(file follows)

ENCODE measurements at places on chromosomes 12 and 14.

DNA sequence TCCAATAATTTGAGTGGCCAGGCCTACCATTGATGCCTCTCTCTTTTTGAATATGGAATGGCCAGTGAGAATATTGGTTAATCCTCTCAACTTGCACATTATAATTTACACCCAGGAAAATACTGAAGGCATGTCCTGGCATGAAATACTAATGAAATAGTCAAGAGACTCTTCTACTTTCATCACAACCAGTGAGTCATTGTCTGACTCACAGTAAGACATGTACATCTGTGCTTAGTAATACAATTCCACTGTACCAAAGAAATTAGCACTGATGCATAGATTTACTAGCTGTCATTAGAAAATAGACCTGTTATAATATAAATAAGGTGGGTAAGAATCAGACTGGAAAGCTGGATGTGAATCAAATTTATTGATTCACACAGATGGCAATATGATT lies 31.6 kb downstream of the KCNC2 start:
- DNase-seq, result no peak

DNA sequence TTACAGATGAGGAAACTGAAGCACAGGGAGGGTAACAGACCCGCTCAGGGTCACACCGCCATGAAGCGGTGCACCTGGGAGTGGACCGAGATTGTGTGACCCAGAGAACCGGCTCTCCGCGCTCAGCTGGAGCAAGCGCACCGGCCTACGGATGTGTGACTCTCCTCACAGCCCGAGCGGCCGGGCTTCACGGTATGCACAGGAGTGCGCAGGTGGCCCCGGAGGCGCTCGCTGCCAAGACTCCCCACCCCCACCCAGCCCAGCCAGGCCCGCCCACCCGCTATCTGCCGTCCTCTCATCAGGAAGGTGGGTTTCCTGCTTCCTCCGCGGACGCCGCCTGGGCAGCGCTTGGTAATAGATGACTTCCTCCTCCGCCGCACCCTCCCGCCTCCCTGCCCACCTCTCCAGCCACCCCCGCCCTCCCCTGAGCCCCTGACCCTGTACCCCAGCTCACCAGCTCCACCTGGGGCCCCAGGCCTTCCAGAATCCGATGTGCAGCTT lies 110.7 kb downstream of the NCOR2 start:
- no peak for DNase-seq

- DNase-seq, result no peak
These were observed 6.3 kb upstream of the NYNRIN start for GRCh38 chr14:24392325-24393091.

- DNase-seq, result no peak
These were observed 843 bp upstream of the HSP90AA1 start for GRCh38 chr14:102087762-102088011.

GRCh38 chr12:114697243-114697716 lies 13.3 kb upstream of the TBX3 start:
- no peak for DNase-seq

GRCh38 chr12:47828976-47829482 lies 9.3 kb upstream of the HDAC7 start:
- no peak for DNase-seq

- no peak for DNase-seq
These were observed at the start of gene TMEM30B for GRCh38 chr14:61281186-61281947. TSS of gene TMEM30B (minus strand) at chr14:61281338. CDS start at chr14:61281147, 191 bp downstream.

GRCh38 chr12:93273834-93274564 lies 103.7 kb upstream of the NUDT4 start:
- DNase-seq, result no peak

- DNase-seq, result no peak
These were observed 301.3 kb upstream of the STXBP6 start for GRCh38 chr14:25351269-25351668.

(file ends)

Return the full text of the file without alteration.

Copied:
ENCODE measurements at places on chromosomes 12 and 14.

DNA sequence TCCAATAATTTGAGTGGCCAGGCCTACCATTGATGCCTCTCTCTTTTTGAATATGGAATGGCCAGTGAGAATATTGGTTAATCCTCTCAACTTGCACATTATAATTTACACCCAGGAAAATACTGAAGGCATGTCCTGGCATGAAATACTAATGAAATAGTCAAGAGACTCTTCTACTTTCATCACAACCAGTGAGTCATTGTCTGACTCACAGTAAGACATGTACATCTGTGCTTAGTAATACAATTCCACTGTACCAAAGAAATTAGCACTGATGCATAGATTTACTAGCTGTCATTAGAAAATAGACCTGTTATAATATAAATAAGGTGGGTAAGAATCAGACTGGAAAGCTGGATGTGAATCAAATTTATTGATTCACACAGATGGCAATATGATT lies 31.6 kb downstream of the KCNC2 start:
- DNase-seq, result no peak

DNA sequence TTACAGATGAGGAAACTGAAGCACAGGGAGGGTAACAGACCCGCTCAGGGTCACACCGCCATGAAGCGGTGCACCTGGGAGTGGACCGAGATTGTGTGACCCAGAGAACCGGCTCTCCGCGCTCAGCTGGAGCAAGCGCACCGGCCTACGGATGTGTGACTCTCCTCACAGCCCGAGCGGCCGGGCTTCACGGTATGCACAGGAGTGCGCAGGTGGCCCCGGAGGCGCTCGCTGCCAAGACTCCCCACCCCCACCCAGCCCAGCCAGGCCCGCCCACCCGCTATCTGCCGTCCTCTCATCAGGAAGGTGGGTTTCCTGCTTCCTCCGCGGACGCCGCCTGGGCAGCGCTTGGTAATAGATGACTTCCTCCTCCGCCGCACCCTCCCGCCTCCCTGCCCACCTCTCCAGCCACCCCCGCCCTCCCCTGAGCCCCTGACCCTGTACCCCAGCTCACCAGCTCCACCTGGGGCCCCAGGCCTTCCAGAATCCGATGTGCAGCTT lies 110.7 kb downstream of the NCOR2 start:
- no peak for DNase-seq

- DNase-seq, result no peak
These were observed 6.3 kb upstream of the NYNRIN start for GRCh38 chr14:24392325-24393091.

- DNase-seq, result no peak
These were observed 843 bp upstream of the HSP90AA1 start for GRCh38 chr14:102087762-102088011.

GRCh38 chr12:114697243-114697716 lies 13.3 kb upstream of the TBX3 start:
- no peak for DNase-seq

GRCh38 chr12:47828976-47829482 lies 9.3 kb upstream of the HDAC7 start:
- no peak for DNase-seq

- no peak for DNase-seq
These were observed at the start of gene TMEM30B for GRCh38 chr14:61281186-61281947. TSS of gene TMEM30B (minus strand) at chr14:61281338. CDS start at chr14:61281147, 191 bp downstream.

GRCh38 chr12:93273834-93274564 lies 103.7 kb upstream of the NUDT4 start:
- DNase-seq, result no peak

- DNase-seq, result no peak
These were observed 301.3 kb upstream of the STXBP6 start for GRCh38 chr14:25351269-25351668.